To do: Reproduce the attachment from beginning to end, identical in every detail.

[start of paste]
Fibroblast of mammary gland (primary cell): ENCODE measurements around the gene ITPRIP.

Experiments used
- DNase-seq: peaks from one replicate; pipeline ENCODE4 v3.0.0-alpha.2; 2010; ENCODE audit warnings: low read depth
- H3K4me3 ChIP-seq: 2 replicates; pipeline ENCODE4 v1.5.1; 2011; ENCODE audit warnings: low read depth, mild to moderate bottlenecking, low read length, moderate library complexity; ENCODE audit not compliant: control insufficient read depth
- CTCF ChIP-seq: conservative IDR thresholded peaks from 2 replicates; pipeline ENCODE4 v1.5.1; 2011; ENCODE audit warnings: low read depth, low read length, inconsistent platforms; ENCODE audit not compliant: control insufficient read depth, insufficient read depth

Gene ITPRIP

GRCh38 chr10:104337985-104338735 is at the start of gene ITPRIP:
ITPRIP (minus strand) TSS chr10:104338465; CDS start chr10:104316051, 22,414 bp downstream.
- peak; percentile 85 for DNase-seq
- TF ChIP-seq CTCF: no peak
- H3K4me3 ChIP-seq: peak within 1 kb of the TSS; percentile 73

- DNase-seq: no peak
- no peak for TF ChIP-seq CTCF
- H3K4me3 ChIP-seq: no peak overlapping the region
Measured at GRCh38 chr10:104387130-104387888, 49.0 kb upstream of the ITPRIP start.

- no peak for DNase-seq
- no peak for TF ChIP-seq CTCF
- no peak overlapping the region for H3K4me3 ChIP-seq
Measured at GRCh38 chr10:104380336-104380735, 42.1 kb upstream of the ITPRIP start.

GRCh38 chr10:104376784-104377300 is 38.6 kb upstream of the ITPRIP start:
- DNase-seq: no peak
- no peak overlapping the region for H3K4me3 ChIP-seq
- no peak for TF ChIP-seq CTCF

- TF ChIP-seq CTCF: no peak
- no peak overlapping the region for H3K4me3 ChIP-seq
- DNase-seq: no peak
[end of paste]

Fibroblast of mammary gland (primary cell): ENCODE measurements around the gene ITPRIP.

Experiments used
- DNase-seq: peaks from one replicate; pipeline ENCODE4 v3.0.0-alpha.2; 2010; ENCODE audit warnings: low read depth
- H3K4me3 ChIP-seq: 2 replicates; pipeline ENCODE4 v1.5.1; 2011; ENCODE audit warnings: low read depth, mild to moderate bottlenecking, low read length, moderate library complexity; ENCODE audit not compliant: control insufficient read depth
- CTCF ChIP-seq: conservative IDR thresholded peaks from 2 replicates; pipeline ENCODE4 v1.5.1; 2011; ENCODE audit warnings: low read depth, low read length, inconsistent platforms; ENCODE audit not compliant: control insufficient read depth, insufficient read depth

Gene ITPRIP

GRCh38 chr10:104337985-104338735 is at the start of gene ITPRIP:
ITPRIP (minus strand) TSS chr10:104338465; CDS start chr10:104316051, 22,414 bp downstream.
- peak; percentile 85 for DNase-seq
- TF ChIP-seq CTCF: no peak
- H3K4me3 ChIP-seq: peak within 1 kb of the TSS; percentile 73

- DNase-seq: no peak
- no peak for TF ChIP-seq CTCF
- H3K4me3 ChIP-seq: no peak overlapping the region
Measured at GRCh38 chr10:104387130-104387888, 49.0 kb upstream of the ITPRIP start.

- no peak for DNase-seq
- no peak for TF ChIP-seq CTCF
- no peak overlapping the region for H3K4me3 ChIP-seq
Measured at GRCh38 chr10:104380336-104380735, 42.1 kb upstream of the ITPRIP start.

GRCh38 chr10:104376784-104377300 is 38.6 kb upstream of the ITPRIP start:
- DNase-seq: no peak
- no peak overlapping the region for H3K4me3 ChIP-seq
- no peak for TF ChIP-seq CTCF

- TF ChIP-seq CTCF: no peak
- no peak overlapping the region for H3K4me3 ChIP-seq
- DNase-seq: no peak